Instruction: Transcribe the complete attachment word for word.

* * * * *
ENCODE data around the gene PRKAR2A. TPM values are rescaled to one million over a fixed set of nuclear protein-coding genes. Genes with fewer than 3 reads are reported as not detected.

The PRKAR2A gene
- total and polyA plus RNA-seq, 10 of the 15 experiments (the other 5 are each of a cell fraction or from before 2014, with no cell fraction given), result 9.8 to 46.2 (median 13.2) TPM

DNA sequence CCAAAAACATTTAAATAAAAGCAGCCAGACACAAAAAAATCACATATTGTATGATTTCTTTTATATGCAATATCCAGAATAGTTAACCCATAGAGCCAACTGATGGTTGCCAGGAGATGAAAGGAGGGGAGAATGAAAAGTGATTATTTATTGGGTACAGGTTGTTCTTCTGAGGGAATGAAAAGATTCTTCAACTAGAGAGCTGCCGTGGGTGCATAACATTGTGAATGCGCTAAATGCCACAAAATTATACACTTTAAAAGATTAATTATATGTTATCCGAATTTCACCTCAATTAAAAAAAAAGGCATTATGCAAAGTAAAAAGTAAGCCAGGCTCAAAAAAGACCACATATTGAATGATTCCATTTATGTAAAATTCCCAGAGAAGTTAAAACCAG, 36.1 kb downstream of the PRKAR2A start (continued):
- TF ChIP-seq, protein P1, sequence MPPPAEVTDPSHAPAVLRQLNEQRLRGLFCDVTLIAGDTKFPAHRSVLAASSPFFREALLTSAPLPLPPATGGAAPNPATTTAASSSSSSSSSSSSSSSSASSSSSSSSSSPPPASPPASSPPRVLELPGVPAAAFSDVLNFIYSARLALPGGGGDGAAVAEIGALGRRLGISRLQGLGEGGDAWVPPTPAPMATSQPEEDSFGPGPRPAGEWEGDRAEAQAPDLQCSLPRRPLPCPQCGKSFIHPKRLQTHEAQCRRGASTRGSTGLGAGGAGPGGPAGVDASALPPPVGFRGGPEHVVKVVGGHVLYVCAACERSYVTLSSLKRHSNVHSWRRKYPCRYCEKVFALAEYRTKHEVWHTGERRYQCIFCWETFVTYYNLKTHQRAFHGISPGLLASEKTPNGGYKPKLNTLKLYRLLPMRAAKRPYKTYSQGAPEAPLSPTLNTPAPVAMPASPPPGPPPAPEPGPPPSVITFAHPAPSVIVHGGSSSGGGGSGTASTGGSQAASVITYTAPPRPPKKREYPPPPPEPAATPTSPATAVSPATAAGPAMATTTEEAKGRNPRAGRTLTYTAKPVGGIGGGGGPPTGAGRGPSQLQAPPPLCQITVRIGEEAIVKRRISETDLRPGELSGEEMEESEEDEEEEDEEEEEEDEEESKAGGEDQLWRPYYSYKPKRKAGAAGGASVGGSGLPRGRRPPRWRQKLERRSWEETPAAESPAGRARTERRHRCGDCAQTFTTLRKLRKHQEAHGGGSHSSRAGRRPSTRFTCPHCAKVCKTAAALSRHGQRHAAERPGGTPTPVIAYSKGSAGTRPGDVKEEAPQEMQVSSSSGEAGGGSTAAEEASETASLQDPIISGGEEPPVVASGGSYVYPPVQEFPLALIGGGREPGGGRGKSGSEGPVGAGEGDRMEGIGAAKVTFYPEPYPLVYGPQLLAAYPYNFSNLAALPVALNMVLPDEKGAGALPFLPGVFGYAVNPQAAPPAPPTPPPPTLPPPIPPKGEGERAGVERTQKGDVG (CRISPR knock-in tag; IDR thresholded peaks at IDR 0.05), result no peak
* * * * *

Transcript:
ENCODE data around the gene PRKAR2A. TPM values are rescaled to one million over a fixed set of nuclear protein-coding genes. Genes with fewer than 3 reads are reported as not detected.

The PRKAR2A gene
- total and polyA plus RNA-seq, 10 of the 15 experiments (the other 5 are each of a cell fraction or from before 2014, with no cell fraction given), result 9.8 to 46.2 (median 13.2) TPM

DNA sequence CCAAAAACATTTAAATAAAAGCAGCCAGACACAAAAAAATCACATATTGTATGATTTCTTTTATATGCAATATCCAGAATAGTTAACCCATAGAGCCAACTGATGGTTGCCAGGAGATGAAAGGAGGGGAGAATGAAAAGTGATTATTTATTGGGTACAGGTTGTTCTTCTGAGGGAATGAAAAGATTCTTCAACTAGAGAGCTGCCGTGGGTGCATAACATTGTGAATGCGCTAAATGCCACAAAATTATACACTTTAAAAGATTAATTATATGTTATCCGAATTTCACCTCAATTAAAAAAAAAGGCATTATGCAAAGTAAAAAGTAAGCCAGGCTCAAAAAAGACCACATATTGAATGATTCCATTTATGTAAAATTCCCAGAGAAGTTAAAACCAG, 36.1 kb downstream of the PRKAR2A start (continued):
- TF ChIP-seq, protein P1, sequence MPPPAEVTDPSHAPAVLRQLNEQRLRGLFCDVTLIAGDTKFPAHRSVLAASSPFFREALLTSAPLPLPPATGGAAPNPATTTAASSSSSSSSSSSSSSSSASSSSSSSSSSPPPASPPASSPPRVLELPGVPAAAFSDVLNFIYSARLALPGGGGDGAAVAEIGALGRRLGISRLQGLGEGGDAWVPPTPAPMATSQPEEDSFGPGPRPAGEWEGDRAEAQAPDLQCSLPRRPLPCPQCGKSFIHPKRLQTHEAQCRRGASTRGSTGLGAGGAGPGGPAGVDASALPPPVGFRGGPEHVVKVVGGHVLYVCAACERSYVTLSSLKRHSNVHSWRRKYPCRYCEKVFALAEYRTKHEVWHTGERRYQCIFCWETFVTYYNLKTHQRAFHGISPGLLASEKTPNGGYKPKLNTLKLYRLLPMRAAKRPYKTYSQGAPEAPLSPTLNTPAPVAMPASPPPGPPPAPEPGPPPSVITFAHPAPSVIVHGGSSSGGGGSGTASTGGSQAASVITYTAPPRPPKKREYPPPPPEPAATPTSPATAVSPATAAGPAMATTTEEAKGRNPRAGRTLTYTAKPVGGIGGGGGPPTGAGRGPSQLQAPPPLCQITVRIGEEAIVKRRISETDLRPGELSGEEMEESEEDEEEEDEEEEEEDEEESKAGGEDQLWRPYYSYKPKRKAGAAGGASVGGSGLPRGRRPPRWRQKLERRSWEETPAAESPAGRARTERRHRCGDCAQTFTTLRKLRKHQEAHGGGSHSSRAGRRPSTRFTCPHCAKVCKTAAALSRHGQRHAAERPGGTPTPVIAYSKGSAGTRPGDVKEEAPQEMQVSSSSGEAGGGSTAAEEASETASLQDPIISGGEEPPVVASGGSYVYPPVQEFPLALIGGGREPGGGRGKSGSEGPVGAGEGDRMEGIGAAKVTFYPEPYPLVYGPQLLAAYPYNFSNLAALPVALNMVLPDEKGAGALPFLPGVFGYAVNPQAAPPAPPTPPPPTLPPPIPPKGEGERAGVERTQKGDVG (CRISPR knock-in tag; IDR thresholded peaks at IDR 0.05), result no peak